Bembridge windmill is the last of eight windmills that once worked on the Isle of Wight. It is managed by the National Trust and stands on the high ground overlooking Brading Marshes and the Yar estuary. It was built around 1700 using Island stone and continued in operation until 1913. The windmill retains most of its original mechanism and represents around 300 years of history, from the time when it was at the cutting edge of rural technology to being made redundant by the march of steam and other forms of motive power.
In 1795 it was an inspiration for the famous artists JMW Turner, who was a regular visitor to the Isle of Wight and who started a painting that featured the windmill on its hill above the surrounding floodplain. An image of this painting is on display at the mill.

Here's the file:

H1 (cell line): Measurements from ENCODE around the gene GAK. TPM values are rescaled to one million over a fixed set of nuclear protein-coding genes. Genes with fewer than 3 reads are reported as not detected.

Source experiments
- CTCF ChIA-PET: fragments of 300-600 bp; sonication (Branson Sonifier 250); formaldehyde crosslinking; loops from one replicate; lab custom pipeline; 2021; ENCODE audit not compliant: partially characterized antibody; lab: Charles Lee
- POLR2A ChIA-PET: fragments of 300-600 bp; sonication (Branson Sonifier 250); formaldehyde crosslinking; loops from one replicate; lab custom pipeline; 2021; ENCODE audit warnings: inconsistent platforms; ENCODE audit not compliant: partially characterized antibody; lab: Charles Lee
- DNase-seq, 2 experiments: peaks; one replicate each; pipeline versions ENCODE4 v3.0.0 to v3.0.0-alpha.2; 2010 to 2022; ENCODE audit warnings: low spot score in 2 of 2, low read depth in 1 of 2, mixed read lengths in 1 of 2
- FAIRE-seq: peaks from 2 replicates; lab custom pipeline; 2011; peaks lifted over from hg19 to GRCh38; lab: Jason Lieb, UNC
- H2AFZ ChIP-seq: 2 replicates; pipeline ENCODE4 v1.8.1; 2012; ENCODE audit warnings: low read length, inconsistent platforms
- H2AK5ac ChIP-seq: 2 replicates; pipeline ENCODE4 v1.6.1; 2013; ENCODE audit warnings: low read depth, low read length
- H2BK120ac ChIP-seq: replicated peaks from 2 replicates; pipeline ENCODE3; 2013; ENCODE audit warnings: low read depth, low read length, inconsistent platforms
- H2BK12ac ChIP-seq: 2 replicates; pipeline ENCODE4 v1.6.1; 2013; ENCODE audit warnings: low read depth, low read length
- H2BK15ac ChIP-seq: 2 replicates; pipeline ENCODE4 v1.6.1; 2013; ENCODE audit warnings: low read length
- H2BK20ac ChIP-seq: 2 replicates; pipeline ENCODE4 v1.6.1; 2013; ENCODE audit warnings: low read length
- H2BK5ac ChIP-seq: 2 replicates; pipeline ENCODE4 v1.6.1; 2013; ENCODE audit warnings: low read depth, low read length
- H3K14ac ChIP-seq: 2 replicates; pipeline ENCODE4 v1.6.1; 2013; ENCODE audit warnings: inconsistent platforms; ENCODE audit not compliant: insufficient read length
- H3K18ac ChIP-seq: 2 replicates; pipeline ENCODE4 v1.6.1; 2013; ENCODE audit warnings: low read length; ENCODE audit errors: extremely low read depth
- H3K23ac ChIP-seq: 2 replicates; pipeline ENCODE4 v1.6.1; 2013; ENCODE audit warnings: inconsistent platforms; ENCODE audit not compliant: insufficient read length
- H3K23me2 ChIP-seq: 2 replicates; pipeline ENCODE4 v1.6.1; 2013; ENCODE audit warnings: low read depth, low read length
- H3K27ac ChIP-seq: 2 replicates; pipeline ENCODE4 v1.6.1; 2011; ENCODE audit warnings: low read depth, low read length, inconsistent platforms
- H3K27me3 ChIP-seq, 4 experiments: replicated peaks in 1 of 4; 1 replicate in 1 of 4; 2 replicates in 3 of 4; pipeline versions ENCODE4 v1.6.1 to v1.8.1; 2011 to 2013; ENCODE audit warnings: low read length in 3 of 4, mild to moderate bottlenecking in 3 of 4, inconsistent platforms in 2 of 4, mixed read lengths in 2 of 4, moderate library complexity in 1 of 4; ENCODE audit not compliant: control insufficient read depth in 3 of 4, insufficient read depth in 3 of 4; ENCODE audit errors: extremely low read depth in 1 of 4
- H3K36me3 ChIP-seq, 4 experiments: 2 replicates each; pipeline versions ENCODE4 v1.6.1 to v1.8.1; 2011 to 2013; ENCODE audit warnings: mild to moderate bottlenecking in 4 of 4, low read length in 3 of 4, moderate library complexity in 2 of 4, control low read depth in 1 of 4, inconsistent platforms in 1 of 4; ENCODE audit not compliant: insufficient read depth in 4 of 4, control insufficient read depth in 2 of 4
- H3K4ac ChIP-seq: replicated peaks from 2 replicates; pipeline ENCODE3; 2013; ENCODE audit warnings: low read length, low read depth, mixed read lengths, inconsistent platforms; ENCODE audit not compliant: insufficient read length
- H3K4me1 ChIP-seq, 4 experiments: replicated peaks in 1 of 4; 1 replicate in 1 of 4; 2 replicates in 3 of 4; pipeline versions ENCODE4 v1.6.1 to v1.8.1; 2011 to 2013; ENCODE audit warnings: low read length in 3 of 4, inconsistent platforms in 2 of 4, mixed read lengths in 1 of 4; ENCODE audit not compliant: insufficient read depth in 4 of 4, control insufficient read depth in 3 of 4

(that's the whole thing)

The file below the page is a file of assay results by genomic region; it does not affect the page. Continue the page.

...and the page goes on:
Bembridge windmill is now a Grade 1 listed building and as the sole surviving wind-powered mill, is also a valuable part of the Island’s heritage. You are able to explore all four floors, which extend up to the top of the mill, to get a great sense of how these amazing buildings functioned. The sweeps are all intact, although these days there are no sails attached. It remains one of the most recognisable buildings on the Isle of Wight and makes a great starting point for a walk to the nearby Brading Marshes RSPB reserve. There is no onsite parking, although there is a lay-by about 100 metres from the entrance, but this is not owned by the National Trust.
Bembridge windmill is only a short walk from the atractive centre of Bembridge village where you can find many places to eat and drink and you can find out more information about opening hours and admission costs by accessing the windmill’s page on the National Trust website